The F-100D was widely used in Vietnam. A typical mission found the F-100D approaching the target at very low altitude at approximately 500 mph. The pilot would then elevate the nose of the aircraft by using a 4G pull up. Partway into the "toss" maneuver, the computer would automatically release the bomb.
The F-100D was equipped with a Minneapolis-Honeywell MB-3 automatic pilot. This device provided the capability to allow the pilot to work with both hands on maps reading or weapons arming while the F-100D flew itself to the target. While flying in formation with other aircraft, the autopilot was not used. By the early 'sixties, the F-100D had been subjected to so many in-service modifications to correct its obvious deficiencies that no two F-100Ds were identical. Over five hundred were lost in accidents between mid-1956 and mid-1970, far more than were lost in combat in Vietnam.
Transferred from the USAF Michigan Air National Guard
Country of Origin: United States of America
Various, 6 parts
triangular vertical stabilizer, removed from North American F-100D (A19781577000).
The F-100D (company design numbers NA-223, -224, -235, and -245) was an improved version of the F-100C fighter-bomber. It was also the most widely produced version of the Super Sabre, over 1200 were built.
The F-100D, intended only to fulfill the fighter-bomber role, was not designed for an air superiority mission. The F-100D had the same six under-wing hard points as the F-100C, but the detachable pylons used forced ejection rather than gravity release for dropping their stores. The size of the vertical tailfin and rudder were increased, and the fin trailing edge featured a larger and wider square protrusion which carried an AN/APR-26 rearward radar warning antenna and the fuel jettison pipe. The standard nose-mounted AN/APR-25 receiving set, used for radar signal detecting and homing, was retained.
The F-100D was equipped with a Minneapolis-Honeywell MB-3 automatic pilot. This device provided the capability to allow the pilot to work with both hands on maps reading or weapons arming while the F-100D flew itself to the target. While flying in formation with other aircraft, the autopilot was not used. Improved electronic low altitude bombsite (LABS) was fitted so that a MK-7, MK-38, or MK-43 nuclear bomb could be delivered. Conventional bomb loads including six 750-pound or four 1000-pound bombs were the usual configuration.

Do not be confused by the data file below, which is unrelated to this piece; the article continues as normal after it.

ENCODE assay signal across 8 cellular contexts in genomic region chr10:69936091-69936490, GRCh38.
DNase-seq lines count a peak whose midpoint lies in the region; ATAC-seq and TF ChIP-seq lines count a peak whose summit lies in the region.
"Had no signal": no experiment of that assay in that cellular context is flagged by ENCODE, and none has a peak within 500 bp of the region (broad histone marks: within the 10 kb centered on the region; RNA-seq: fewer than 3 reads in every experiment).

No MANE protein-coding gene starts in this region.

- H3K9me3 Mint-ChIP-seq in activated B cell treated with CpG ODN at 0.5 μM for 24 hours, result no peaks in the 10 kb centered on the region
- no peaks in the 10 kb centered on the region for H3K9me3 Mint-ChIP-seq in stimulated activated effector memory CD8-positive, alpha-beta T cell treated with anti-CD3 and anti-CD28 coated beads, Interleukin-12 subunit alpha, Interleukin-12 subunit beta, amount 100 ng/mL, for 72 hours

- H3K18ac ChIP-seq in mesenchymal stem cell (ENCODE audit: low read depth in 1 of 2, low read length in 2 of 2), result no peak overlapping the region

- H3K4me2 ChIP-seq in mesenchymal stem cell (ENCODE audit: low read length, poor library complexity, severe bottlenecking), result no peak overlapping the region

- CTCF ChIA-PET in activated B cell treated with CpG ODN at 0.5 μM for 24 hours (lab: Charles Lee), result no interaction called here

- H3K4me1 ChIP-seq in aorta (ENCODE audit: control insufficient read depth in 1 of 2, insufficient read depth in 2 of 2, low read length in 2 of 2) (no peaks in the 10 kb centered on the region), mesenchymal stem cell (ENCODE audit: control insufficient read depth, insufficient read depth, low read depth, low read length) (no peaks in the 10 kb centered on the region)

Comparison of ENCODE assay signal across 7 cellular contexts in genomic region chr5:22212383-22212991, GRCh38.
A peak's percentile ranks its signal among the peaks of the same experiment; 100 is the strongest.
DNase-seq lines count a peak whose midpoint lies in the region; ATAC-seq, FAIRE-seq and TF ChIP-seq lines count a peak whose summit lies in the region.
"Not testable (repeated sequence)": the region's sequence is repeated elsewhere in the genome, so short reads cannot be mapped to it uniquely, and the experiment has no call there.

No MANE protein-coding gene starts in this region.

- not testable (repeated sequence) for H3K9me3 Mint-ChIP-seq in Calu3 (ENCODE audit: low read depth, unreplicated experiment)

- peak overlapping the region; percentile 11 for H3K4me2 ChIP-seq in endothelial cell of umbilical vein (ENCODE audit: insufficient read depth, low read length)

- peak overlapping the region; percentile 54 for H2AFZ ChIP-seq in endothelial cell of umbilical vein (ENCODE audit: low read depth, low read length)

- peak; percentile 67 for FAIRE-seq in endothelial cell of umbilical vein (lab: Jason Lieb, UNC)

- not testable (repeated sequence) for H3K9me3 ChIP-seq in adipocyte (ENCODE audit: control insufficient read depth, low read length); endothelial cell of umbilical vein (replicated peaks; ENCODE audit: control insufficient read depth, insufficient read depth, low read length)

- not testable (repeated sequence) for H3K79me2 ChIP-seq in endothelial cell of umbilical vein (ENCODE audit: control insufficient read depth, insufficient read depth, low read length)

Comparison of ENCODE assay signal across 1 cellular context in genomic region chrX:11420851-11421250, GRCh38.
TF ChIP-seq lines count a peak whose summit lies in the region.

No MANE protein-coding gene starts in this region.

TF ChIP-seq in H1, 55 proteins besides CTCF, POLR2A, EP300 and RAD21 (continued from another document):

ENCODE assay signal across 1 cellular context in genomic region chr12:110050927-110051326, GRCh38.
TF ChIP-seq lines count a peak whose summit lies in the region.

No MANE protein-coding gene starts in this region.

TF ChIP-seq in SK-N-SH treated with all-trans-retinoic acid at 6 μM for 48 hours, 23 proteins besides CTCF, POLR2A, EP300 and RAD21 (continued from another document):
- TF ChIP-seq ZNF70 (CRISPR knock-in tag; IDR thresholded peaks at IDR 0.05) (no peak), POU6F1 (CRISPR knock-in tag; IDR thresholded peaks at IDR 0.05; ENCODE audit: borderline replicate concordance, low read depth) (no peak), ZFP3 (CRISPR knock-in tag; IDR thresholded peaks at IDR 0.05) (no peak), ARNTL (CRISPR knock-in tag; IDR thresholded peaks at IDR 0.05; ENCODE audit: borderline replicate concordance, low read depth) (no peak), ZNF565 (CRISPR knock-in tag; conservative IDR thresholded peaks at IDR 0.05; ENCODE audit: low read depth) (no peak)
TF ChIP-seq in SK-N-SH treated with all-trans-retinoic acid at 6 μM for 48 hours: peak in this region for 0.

The first F-100D (54-2121) flew on January 24, 1956 piloted by Dan Darnell. Deliveries to the USAF began in September of 1956; the first recipient was the 405th Fighter-Bomber Wing at Langley AFB, Virginia. It rapidly replaced the F-100C in most USAF fighter wings. By the end of 1956, 79 F-100Ds were in the Tactical Air Command's operational inventory and 136 F-100Ds were in service at overseas bases in Japan, France, and Morocco.
Several major deficiencies were identified during the early service of the F-100D. Among these were a temperamental electrical system, inconsistencies between the autopilot and the low-altitude bombing system linkage, and unacceptable inaccuracy of the MA-3 fire control system. Despite these problems, large numbers of F-100Ds entered the operational inventory before they could be corrected.
Sidewinder air-to-air infrared homing missiles were introduced on the production line with the 184th F-100D. Air-to-air missile armament had initially been tested on six modified F-100Cs. Although initially designed for air-to-ground operations, the addition of air-to-air missiles made the F-100 an air superiority capable platform. Also introduced with the 184th F-100D was a provision for centerline-mounted fuselage attachment points. These points could carry "special stores"-a euphemistic term for nuclear weapons.
Nuclear weapons could be carried on the left wing intermediate attachment point or on the fuselage centerline attachment points. The nuclear weapons that could be carried included the Mk 7, Mk 28 EX, Mk 28 RE, Mk 43, TX-43, and TX-43 X1. Explosive yields ranged from one kiloton to nearly ten megatons, depending on the weapon. For delivery of these nuclear weapons, the F-100D carried the AN/AJB-1B low-altitude bombing system (LABS). This system was used in conjunction with information provided by the A-4 gyro sight to calculate aiming and release information for "toss-bombing" nuclear weapons. In a typical mission, the F-100D would approach the target at very low altitude at approximately 500 mph. Then, the pilot would elevate the nose of the aircraft by using a 4G pull up. Partway into the "toss" maneuver, the computer would automatically release the bomb. The pilot completed his attack maneuver (similar to an Immelman) and egressed the target area at low altitude and very high speed (using afterburner thrust if needed).